WASHINGTON – Parents say they are in control of their children's exposure to indecency in the media,according to a national survey released Tuesday by the Kaiser Family Foundation.
But the national study found that a large portion of parents remain concerned about inappropriate media content.
Two-thirds of parents say they keep an eye on their children's media use. The percentage of parents concerned about their children's exposure to sex,violence and adult language has dropped since Kaiser's first national survey in 1998.
Most parents think inappropriate media will affect other people's children. Only 20 percent thought their kids were seeing a lot of indecent material.
Victor Strasburger,communications chair for the American Academy of Pediatrics,said parents were victims of the “third-person effect.” This causes parents to believe the media affects “everyone but themselves.” He said the effect happens to everyone.
“Parents are fooling themselves,” Strasburger said. “Of course if you ask parents,‘Are you doing a good job in regulating the media that your kid sees?' they're going to say yes.”
Devices like the V-chip aid parents in monitoring what their child can watch on television. The chip can block programs based on a rating system.
The foundation survey showed most parents don't understand the ratings system. For example,only 11 percent knew what the rating “FV,” for “fantasy violence,” meant,and 9 percent thought it meant “family viewing.”
The 2004 survey showed that most parents did not use or understand the ratings system then,either.
The new survey found that 82 percent of parents own a V-chip equipped TV,but only 43 knew it. And less than half of that group use it.
The survey did find that those who have tried the V-chip say it is “very useful.”
Tim Winter,who spent 15 years with NBC,said the media reacted negatively to the introduction of the device.
“When the V-chip was first proposed,the industry barfed,” he said. “They were decrying the V-chip as censorship.”
Moderator and award-winning journalist Jackie Judd said the majority of parents supported some form of government regulation of programming.
Organizations like TV Watch promote parental controls and individual choices instead of government regulations for television content.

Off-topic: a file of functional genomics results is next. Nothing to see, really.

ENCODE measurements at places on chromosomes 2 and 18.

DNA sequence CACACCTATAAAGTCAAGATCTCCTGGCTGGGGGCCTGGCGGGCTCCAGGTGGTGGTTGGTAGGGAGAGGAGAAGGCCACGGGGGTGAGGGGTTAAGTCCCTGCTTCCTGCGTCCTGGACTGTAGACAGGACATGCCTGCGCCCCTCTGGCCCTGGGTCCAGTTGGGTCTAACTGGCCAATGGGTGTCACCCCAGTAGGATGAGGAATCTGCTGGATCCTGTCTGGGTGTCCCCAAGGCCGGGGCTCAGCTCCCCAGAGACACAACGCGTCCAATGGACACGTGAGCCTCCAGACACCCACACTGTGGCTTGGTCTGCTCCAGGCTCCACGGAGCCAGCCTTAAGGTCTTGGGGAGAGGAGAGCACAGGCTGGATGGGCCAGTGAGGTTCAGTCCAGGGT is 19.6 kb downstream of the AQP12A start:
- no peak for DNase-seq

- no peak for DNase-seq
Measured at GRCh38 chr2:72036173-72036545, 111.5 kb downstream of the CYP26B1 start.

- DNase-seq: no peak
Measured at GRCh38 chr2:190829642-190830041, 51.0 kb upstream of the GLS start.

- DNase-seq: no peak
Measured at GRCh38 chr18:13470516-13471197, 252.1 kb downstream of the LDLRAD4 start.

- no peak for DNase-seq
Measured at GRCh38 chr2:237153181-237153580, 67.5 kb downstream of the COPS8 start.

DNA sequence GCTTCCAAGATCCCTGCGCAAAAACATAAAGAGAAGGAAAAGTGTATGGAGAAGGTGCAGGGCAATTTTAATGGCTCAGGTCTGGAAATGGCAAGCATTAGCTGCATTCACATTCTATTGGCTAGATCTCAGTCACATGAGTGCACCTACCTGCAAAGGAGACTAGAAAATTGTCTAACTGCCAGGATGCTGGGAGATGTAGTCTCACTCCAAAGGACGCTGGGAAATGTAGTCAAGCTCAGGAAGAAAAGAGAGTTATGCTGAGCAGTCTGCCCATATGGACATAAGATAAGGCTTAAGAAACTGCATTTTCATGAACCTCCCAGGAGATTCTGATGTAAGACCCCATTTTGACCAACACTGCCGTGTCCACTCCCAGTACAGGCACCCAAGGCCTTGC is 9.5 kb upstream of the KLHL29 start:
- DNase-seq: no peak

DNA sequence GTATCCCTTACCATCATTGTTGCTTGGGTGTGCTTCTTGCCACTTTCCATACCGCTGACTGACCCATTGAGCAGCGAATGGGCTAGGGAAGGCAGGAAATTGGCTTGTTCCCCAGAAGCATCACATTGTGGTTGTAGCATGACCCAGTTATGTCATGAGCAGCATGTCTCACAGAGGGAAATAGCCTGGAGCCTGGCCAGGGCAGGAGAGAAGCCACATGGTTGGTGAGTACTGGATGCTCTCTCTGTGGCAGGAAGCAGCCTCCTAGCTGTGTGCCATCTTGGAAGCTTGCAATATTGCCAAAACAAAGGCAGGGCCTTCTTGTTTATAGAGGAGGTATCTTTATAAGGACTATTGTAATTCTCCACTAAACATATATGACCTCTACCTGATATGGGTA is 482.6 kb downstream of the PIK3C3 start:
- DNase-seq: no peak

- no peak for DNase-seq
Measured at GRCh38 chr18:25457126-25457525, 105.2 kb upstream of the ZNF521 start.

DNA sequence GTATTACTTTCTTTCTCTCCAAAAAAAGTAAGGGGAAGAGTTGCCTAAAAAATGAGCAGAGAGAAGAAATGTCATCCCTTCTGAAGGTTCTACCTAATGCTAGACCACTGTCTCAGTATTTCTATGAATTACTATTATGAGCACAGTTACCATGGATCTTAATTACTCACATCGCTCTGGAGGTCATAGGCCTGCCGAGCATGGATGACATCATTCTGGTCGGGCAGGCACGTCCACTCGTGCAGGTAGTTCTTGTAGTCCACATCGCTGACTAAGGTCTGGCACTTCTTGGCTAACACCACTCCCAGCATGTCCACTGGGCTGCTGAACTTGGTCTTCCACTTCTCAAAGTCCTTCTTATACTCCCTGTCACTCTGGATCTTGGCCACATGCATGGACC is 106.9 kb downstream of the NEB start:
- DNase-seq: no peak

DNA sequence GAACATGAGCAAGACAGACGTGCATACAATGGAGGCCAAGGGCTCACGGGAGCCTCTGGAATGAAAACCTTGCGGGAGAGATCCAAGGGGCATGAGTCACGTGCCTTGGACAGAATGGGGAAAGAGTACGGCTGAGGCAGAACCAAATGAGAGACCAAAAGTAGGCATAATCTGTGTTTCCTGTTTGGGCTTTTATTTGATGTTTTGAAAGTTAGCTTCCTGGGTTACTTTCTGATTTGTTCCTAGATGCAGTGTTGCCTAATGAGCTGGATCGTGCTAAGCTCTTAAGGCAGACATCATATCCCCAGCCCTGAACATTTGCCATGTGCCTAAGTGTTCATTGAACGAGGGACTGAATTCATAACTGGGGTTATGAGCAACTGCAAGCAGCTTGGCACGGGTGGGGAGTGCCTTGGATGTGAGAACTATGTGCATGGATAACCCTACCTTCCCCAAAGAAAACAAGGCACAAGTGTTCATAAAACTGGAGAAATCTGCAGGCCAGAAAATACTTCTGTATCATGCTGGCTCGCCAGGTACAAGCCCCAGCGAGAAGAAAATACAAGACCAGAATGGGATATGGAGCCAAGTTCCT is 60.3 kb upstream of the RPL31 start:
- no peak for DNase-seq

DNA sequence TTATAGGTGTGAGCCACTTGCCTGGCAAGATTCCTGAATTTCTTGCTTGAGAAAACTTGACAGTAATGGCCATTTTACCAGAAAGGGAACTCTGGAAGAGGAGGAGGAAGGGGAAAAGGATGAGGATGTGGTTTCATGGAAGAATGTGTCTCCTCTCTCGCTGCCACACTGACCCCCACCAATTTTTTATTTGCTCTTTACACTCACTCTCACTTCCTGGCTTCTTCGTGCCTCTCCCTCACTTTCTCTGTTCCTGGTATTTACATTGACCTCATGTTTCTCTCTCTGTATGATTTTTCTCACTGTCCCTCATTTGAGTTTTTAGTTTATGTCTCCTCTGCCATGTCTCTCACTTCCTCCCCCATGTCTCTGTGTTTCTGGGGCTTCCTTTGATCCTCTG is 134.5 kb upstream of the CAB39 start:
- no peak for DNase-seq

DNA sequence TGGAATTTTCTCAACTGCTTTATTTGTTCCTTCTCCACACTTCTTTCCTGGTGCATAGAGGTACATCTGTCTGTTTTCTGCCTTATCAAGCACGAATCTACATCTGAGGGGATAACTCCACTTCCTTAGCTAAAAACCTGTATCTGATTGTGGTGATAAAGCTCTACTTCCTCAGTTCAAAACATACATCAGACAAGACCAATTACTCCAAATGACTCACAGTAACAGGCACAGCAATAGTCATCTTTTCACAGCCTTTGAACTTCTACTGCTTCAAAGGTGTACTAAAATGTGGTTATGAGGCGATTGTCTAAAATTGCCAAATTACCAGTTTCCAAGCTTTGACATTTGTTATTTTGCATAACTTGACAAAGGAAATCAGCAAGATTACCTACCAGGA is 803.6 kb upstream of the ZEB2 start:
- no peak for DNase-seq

“If you put some of this in context,there are 110 million television households,” Jim Dyke,the group's executive director,said. “Thirty-five million of them have children. Not all programming is intended for children. Parents ought to be aware of that.”
The survey found 73 percent of parents are confident in monitoring what their kids are doing on the Internet. By checking e-mails,instant messages and buddy lists,they say they are aware of the environment their kids enter when they go online. More than half of parents view the Internet as a positive influence.
Mike Angus,executive vice president of Fox Interactive Media,which includes the popular social networking site MySpace,directs the privacy and safety activities for his company.
Angus said the company provides links on every MySpace page to report things like pornography and sexual harassment. Younger MySpace users automatically have private profiles.
“This is an ongoing process as the media changes,” Angus said. “As our kids' interaction with that media changes,we have to change the tools that we're providing the parents.”
MySpace is releasing a free software tool,”Zephyr,” that will allow parents to “know whether or not their children are using MySpace,and if so,what their account name is and what age they're representing themselves to be,” Angus said.
The Progress and Freedom Foundation held a book launch on Wednesday of “Parental Controls and Online Child Protection: A Survey of Tools and Methods.” Author and foundation senior fellow Adam Thierer said he welcomes the software into the online world.
“It basically supplements a large and growing market of online safety and monitoring tools that parents can tap to better monitor their children's online activities or behavior,” Thierer said.
Thierer also said it helps that the software is free,while most software cost up to $50.
The survey of 1,008 parents of children ages 2 to 17 has a margin of error of 4 percentage points.